Meet Emily Goff - Part 2: Emily’s screening sample gets tested at TrialNet’s research lab
In part 1, we shared how 37-year-old Emily Goff was screened for her personal risk of type 1 diabetes (T1D) in her son’s room at Children’s Hospital of Pittsburgh. Luka, who was 8 years old at the time, had just been diagnosed with T1D and was recovering from a serious condition called diabetes ketoacidosis (DKA).
When Emily learned about TrialNet screening, she had her blood sample taken right there on the spot. The sample was sent to TrialNet’s central laboratory at the University of Florida, Gainesville. A portion of the same sample was also sent to TrialNet’s laboratory at the University of Colorado, Denver, to test for autoantibodies.
While Emily’s screening sample was being tested in the lab, she was busy adjusting to Luka’s T1D diagnosis.
“Children’s Hospital of Pittsburgh provides incredible support,” she explains. “They give everyone newly diagnosed with T1D three days of education in the hospital and send you home with lots of reading material. After we went home, we called in to talk with a diabetes nurse every morning for the first week or so.”
Emily says it was extremely hard adjusting in the beginning. “I spent hours every day calculating carbohydrates, meal planning and prepping, and looking up nutritional information—second guessing myself. And that was just the daytime! Nighttime was a whole other beast. It’s still challenging in some ways, although it helps now that we have the CGM [continuous glucose monitor] and a couple years under our belts.”
Because Emily was so focused on Luka and his new routine, she says she didn’t really worry about her screening results, but she did wonder what they would mean for her.
To see what Emily’s test reveals and what happens next, be sure to watch for part 3 next week. Meanwhile, we hope you’ll share this story with your family and friends!
DID YOU KNOW:
What happens to your test sample at TrialNet's lab?
All test samples from TrialNet screening and clinical studies are sent to specialized T1D research laboratories in the U.S. This ensures each sample is processed in a consistent way, meeting strict requirements for scientific research.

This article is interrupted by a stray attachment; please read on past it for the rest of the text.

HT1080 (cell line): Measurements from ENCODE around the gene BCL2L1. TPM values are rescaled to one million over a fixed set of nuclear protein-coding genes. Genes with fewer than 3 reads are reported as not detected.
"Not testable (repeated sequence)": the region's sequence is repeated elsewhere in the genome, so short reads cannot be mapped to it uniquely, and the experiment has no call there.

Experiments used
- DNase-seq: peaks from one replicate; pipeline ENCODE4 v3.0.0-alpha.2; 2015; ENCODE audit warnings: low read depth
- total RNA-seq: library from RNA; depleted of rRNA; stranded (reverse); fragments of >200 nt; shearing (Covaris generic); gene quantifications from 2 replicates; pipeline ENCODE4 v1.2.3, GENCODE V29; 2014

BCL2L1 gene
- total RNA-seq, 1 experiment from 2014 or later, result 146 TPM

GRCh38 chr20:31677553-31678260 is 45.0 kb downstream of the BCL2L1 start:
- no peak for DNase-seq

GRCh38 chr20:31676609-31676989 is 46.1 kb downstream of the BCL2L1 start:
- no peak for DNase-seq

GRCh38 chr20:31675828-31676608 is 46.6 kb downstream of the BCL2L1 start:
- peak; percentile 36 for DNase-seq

Screening samples are first tested for at least two diabetes-related autoantibodies at University of Florida. If the first test finds at least one autoantibody, we test the same sample for additional autoantibodies—for up to a total of five—at the Barbara Davis Center in Denver, Colorado. While the process takes a while (typically 4-6 weeks), these are essential steps to ensuring you receive the most accurate results.
What are autoantibodies?
T1D autoantibodies are proteins that mark insulin producing beta cells for destruction. They are a useful tool for identifying people at risk of developing T1D, as they are easily identified in the blood.
This is part 2 of a 4-part series. If you subscribe to TrialNet's newsletter, you'll get a weekly email for the next 2 weeks. If someone forwarded this article to you, be sure to subscribe here.
A few drops can make a big difference!
TrialNet T1D risk screening looks for type 1 diabetes years before it appears. Know you or your child’s risk for T1D with a free blood test delivered to your door.
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Each kit included everything you need. All it take is a few drops using a finger-stick and provide collection tube.
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